other. " Few people (I have heard him say) under- “ Besides these, many other equally natural stood the art of carving better than himself ; but causes concurred to constitute the singularity of that it would be highly indecorous in him to at- Dr. Johnson's character. Doubtless the progress tempt it in company, being so nearsighted, that it of his education had a double tendency to brighten required a suspension of his breath during the and to obscure it. But I must observe, that this operation.
obscurity (implying only his awkward uncouth "I must be owned indeed that it was to be re- appearance, his ignorance of the rules of politegretted that he did not practise a litle of that ness, &c.) would have gradually disappeared at a delicacy in eating, for he appeared to want breath more advanced period, at least could have had no more at that time than usual.
manner of influence to the prejudice of Dr. John“ It is certain that he did not appear to the best son's character, had it not been associated with advantage at the bour of repast; but of this he was those corporeal defects above mentioned. perfectly unconscious, owing probably to his being unhappily his untaught, uncivilized iotally ignorant of the characteristic expressions of seemed to render every little indecorum or improthe bunan countenance, and therefore he could priety that he commiited doubly indecorous and have no conception that his own expressed when improper." most pleased any thing displeasing to others; for, though, when particularly directing his attention towards any object to spy out defects or perfec
II. tions, he generally succeeded better than most men; partly, perhaps, from a desire to excite adiniration of his perspicacity, of which he was not a little ambitious—yet I have heard him say, and [The Editor is well aware of the general I have otien perceived, that he could not dis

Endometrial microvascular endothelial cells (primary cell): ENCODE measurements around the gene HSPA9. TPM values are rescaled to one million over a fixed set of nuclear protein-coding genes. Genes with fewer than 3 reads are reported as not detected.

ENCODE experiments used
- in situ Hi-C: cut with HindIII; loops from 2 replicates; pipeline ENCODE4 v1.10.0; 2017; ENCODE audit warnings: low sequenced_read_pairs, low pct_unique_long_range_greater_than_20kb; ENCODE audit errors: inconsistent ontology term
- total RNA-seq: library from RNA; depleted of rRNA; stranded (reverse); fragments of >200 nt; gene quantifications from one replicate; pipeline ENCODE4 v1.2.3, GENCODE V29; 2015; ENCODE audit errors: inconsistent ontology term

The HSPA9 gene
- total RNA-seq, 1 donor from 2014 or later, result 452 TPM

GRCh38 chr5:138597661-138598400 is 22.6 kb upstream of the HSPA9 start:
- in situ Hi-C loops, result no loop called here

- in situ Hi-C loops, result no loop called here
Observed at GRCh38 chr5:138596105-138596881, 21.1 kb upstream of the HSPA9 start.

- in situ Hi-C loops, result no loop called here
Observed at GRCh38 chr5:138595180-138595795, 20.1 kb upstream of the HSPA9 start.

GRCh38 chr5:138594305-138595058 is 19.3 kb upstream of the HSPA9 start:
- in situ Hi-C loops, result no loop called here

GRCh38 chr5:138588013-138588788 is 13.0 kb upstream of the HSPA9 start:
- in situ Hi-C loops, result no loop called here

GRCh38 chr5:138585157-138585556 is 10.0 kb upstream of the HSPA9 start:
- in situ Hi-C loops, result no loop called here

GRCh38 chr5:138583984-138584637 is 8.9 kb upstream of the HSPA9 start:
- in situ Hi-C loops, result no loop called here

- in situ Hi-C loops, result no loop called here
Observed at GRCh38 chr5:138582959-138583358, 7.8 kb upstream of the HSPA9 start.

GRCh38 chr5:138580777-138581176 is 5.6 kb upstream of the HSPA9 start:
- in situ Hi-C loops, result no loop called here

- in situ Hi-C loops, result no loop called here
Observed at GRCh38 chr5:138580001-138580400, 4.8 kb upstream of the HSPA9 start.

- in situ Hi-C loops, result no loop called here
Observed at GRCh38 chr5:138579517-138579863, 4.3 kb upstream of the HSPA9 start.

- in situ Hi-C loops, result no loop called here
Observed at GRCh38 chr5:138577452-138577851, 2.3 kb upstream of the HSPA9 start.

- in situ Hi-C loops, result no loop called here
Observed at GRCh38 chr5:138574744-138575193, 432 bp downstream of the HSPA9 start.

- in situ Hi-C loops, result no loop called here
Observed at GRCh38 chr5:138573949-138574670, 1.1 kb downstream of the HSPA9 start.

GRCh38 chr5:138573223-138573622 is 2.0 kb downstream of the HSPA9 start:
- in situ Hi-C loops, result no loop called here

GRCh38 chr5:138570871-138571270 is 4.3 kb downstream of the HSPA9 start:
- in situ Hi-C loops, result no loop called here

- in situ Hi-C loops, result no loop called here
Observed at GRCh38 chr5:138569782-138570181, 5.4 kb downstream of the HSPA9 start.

inaccuracy of what are called anecdotes, tinguish any man's face half a yard distant from
and has accordingly admitted very few him, not even his most intimate acquaintance.
additions of that kind to either the text (Ante, pp. 187, and 286.] “ 'Though it cannot be said that he was in
or notes of this work; but there are
several anecdotes current in literature manners gentle, yet it justly can that he was in atiections mild, benevolent, and compassionate;
and sociely, which the reader may not be and to this combination of character may I believe
sorry to see in this place. Some of them be ascribed in a great measure his extraordinary
stand on the authority of the relater; celebrity; his being beheld as a phenomenon or
some are confirmed by, or confirmatory wonder of the age!
of anecdotes already told; others again ** And yet Dr. Johnson's character, singular as require to be noticed either for explanait certainly was from the contrast of his mental tion or correction; and all may be conendowinents with the roughness of his manners, sidered as fairly coming within the scope was, I believe, perfectly natural and consistent of a work the peculiar object of which is throughout; and to those who were intimately to collect into one view all that can eluciacquainted with bim must I imagine have ap- date the biography of Dr. Johnson.] peared so. For being totally devoid of all deceit, Ep. Free from every tinge of affectation or ostentation, and unwarped by any vice, his singularities, those
SOME ACCOUNT OF DR. JOHNSON. susong lights and shades that so peculiarly dis tinguish his character, may the more easily be
FROM MR. CUMBERLAND'S MEMOIRS. traced to their primary and natural causes.
“Who will say that Johnson would have been *“ 'The luminous parts of bis character, his soft such a champion in literature-such a front-rank affections, and I should suppose his strong intel- soldier in the fields of fame, if he had not been lectual powers, at least the dignified charm or pressed into the service, and driven on to glory radiancy of them, must be allowed to owe their with the bayonet of sharp necessity pointed at his